Councillor Paul Tully, the state's longest-serving councillor, said it was heartening to
Councillor Paul Tully, the state's longest-serving councillor, said it was heartening to "get such strong backing from the community”. Cordell Richardson

'A game-changer': Councillors say poll result shows support

IPSWICH councillors are 'heartened' by the support of residents after a ReachTEL poll revealed a majority of people would be 'comfortable' voting for them.

The poll, commissioned by the QT, revealed 57 per cent of residents would feel at ease voting for a councillor not named in the Crime and Corruption Commission investigation.

Last week the same poll revealed almost half of the community supported the minister's decision to stand down the council and appoint an administrator.

The Ipswich City Council seized on the 57 per cent of residents 'comfortable' with councillors.

Councillor Paul Tully, the state's longest-serving councillor, said it was heartening to "get such strong backing from the community".

"The 57 per cent of respondents who would vote for their current councillor is a game-changer in the whole debate," he said.

"This represents a major show of support for all local councillors who are not under any cloud or investigation.

"Ten innocent councillors remain committed to serve this city and its residents."

Acting Mayor Wayne Wendt has previously said between 80 per cent and 90 per cent of the community supported the council.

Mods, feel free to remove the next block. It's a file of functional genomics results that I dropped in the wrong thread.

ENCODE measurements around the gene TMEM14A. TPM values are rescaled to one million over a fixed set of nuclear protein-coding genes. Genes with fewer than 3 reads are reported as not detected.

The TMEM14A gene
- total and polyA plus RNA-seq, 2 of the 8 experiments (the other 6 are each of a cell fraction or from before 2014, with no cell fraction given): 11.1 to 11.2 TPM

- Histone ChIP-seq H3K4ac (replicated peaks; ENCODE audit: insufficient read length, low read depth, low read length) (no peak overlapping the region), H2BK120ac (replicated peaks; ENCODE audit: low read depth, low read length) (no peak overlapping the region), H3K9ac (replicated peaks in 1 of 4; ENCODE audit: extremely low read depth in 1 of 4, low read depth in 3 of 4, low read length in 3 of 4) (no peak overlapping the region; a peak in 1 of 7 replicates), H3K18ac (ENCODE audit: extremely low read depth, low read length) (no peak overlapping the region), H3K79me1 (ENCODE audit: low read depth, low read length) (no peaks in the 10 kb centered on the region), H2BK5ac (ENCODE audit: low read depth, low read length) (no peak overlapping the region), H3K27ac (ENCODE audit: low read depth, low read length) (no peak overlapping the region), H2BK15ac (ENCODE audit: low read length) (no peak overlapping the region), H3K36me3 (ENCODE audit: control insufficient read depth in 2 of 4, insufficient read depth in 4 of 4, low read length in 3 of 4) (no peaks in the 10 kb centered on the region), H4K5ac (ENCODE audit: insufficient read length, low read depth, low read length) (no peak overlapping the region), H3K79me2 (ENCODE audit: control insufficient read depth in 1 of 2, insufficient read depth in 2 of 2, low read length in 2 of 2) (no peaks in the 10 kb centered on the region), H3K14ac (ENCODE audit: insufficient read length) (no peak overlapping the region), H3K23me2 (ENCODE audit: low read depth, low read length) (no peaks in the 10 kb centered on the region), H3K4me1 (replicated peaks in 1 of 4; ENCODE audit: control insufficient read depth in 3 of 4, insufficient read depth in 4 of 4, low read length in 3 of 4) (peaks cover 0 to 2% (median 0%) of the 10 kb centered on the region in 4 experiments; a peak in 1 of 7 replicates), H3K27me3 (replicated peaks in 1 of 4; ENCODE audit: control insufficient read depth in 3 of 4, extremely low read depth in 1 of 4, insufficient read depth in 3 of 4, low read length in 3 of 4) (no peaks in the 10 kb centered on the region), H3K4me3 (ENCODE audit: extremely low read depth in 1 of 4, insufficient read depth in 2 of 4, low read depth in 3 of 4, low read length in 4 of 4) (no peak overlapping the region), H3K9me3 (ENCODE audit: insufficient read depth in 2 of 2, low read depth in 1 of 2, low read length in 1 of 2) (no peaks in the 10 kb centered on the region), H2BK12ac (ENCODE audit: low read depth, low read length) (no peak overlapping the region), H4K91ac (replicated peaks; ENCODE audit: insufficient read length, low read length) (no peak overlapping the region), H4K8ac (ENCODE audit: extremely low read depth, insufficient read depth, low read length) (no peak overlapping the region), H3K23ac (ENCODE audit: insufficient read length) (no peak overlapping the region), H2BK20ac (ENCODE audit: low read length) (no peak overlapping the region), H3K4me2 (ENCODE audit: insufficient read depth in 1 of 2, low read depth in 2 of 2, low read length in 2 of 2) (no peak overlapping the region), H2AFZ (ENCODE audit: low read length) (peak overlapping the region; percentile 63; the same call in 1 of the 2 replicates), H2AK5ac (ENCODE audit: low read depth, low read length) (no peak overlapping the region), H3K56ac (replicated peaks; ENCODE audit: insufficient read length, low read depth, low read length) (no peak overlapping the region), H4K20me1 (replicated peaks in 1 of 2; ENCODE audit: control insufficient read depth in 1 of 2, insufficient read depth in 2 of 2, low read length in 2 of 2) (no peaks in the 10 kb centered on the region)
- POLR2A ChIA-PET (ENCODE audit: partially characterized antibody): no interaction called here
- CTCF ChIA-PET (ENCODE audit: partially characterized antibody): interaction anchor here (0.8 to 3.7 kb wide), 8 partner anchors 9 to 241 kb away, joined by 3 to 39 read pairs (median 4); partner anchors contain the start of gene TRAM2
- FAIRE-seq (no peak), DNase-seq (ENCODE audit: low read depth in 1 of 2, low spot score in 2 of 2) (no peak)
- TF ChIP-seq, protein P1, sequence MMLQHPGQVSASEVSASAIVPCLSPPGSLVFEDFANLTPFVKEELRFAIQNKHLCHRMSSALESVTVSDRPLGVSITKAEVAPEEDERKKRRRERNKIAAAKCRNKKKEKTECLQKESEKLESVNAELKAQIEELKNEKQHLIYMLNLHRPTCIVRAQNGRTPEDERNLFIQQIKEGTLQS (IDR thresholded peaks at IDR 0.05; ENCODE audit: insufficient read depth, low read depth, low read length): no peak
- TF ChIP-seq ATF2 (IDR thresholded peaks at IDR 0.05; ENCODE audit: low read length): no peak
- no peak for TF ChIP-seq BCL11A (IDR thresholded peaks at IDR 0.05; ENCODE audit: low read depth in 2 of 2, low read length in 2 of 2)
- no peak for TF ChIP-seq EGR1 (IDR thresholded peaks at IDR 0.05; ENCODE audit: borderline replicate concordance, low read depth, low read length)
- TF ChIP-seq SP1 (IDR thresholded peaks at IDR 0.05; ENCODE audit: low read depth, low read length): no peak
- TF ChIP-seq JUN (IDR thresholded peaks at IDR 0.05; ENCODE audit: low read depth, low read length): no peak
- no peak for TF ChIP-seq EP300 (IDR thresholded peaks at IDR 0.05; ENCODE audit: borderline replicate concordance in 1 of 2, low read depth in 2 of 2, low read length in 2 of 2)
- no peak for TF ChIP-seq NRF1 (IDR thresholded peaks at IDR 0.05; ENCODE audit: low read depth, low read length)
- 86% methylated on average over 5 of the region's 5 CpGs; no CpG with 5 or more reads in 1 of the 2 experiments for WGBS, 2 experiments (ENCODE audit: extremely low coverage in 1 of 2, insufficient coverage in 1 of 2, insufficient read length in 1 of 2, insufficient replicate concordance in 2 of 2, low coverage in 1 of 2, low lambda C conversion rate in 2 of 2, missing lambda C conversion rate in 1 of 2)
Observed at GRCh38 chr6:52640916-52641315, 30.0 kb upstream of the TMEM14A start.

In his submission to the Local Government Minister, Cr Wendt said the city was "under siege now for more than 12 months, largely due to a small group of dedicated keyboard warriors".

Cr Wendt did not respond to questions about whether he believed the level of community support remained about 80 per cent.

He has declined requests for an interview.

Cr Tully said "only a minority would not support their current councillor".

"Ipswich people are clearly happy overall for their ten councillors not to be sacked by the State Government," he said.

"Appointment of an administrator would be detrimental to the growth of Ipswich."

In last week's interview with the QT, minister Stirling Hinchliffe hoped the dismissal would be supported by residents, but insisted his decision was not about popularity.

The ReachTEL poll revealed last week 48 per cent of Ipswich residents supported the minister's decision to stand down councillors and appoint an administrator.

A fraction more than 5 per cent said no action should be taken and 40 per cent said the minister should wait until the CCC investigation finishes.



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